As predicted by economists, consumers spent big during the 2021 holiday season with retail sales up 14.1% year over year. The growth beat the 10.5% estimate made in October by the National Retail Federation.
Sales, excluding auto and restaurants, totaled $886.7 billion, with online sales comprising 24.6% of the total. Online sales totaled $218.9 billion, up 11.3% from the prior year.
“We closed out the year with outstanding annual retail sales and a record holiday season, which is a clear testament to the power of the consumer and the ingenuity of retailers and their workers,” NRF President and CEO Matthew Shay said. “Despite supply chain problems, rising inflation, labor shortages and the omicron variant, retailers delivered a positive holiday experience to pandemic-fatigued consumers and their families.”
Shay said consumers were backed by strong wages and record savings and began their shopping earlier this year than ever before.
“The numbers are clear: 2021 was an undeniably outstanding year for retail sales,” Shay added.
The holiday sales reported by NRF are from Nov. 1 and Dec. 31, 2021. December sales were down 2.7% from November, but were up 13.4% from December 2020. As of December, sales were up 13% unadjusted year-over-year on a three-month moving average, NRF reports.
“Retail sales displayed solid momentum throughout the holiday season,” NRF Chief Economist Jack Kleinhenz said. “Worries about inflation and COVID-19 put pressure on consumer attitudes but did not dampen spending, and sales were remarkably strong. Even though many consumers began shopping in October, this was the strongest November and December we’ve ever seen.”
Kleinhenz said holiday spending during 2021 reflected continued consumer demand that is driving the economy and should continue in 2022.
“Nonetheless, we should be prepared for challenges in the coming months due to the substantial uncertainty brought by the pandemic,” he added.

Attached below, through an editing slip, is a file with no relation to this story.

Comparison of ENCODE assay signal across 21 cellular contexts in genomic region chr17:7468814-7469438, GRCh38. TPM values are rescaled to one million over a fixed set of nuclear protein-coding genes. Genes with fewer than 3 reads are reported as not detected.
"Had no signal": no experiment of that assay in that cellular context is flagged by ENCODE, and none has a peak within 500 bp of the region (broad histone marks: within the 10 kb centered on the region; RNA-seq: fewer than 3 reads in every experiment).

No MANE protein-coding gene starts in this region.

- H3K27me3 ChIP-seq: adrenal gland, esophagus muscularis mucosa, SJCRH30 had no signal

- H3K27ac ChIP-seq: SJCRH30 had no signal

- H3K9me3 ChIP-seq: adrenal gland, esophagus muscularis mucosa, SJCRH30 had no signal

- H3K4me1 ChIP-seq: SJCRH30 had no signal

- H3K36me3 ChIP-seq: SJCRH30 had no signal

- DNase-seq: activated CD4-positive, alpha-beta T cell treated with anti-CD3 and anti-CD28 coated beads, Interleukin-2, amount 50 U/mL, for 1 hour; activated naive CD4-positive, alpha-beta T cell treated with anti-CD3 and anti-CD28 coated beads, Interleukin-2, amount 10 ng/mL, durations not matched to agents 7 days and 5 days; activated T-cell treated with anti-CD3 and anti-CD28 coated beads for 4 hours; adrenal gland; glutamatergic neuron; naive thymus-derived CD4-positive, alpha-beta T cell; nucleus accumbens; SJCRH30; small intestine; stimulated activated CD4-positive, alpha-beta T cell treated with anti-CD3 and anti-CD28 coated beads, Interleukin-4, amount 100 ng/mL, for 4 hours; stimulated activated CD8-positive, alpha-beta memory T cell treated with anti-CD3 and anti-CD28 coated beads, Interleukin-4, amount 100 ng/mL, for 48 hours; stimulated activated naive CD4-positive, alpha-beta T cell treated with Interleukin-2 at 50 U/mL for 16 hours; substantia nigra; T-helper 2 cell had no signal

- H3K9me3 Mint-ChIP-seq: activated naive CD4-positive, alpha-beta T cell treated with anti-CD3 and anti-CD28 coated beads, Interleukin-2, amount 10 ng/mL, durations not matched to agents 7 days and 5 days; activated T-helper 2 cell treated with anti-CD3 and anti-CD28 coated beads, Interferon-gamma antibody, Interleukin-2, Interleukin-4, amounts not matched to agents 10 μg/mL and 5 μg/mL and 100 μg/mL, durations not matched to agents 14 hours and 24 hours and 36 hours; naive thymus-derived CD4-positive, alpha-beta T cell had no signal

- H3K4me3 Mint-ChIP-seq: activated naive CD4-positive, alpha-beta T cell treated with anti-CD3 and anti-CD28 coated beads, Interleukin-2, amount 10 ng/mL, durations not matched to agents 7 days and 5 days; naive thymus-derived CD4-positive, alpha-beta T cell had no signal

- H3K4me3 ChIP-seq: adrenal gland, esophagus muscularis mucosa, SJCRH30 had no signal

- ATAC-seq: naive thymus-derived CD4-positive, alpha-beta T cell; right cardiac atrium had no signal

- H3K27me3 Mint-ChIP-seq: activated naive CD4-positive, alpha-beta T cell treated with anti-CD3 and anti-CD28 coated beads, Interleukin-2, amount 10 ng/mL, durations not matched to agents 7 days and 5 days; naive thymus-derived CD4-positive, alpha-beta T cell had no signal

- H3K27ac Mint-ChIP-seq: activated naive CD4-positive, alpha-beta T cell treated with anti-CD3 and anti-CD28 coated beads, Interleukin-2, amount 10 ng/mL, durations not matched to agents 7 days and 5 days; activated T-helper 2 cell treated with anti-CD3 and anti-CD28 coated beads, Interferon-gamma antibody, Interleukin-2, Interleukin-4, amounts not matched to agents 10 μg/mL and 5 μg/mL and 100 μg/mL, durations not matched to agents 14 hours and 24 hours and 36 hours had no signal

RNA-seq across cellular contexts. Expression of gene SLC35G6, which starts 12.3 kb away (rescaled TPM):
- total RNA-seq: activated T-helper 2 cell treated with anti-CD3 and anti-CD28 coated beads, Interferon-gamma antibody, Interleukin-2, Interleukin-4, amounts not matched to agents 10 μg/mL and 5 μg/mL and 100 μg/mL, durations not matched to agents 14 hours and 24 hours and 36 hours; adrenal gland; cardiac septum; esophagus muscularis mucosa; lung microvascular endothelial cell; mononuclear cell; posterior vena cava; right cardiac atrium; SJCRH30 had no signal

Inflation helped to fuel consumer spending totals with the Consumer Price Index increasing 7% in December reflecting the rising cost of goods during 2021. The U.S. Department of Commerce said the 7% index reading in December was the largest 12-month increase since the period ending June 1982. Excluding food and energy, the index rose 5.5%, the largest 12-month change since the period ending February 1991. The energy index rose 29.3% over the last year, and the food index increased 6.3%.
The U.S. Spending Momentum Index (SMI) had a reading of 108.4 in December, according to Visa. The monthly reading was 110.3 for the three months ending December. Visa said the SMI rises above 100 consumer spending momentum is strengthening.
Wells Fargo Securities economists said inflation is intensifying and consumer activity is cooling as 2022 gets underway. The NFIB Small Business Optimism Index edged up to 98.9. Industrial production slipped 0.1%, as supply constraints held down manufacturing production. Consumer sentiment fell to 68.8 in January, the first solid sign that the Omicron surge is weighing on economic activity, Well Fargo economists reported Jan. 14.
Following are the holiday retail sales growth by category, according to NRF.
Clothing and clothing accessory stores, up 33.1%
Sporting goods stores, up 20.9%
General merchandise stores, up 15.2 %
Furniture and home furnishings stores, up 15%
Electronics and appliance stores, up 13.8%
Building materials and garden supply stores, up 13.5%
Online and other non-store sales, up 11.3 %
Health and personal care stores, up 9.6 %
Grocery and beverage stores, up 8.6%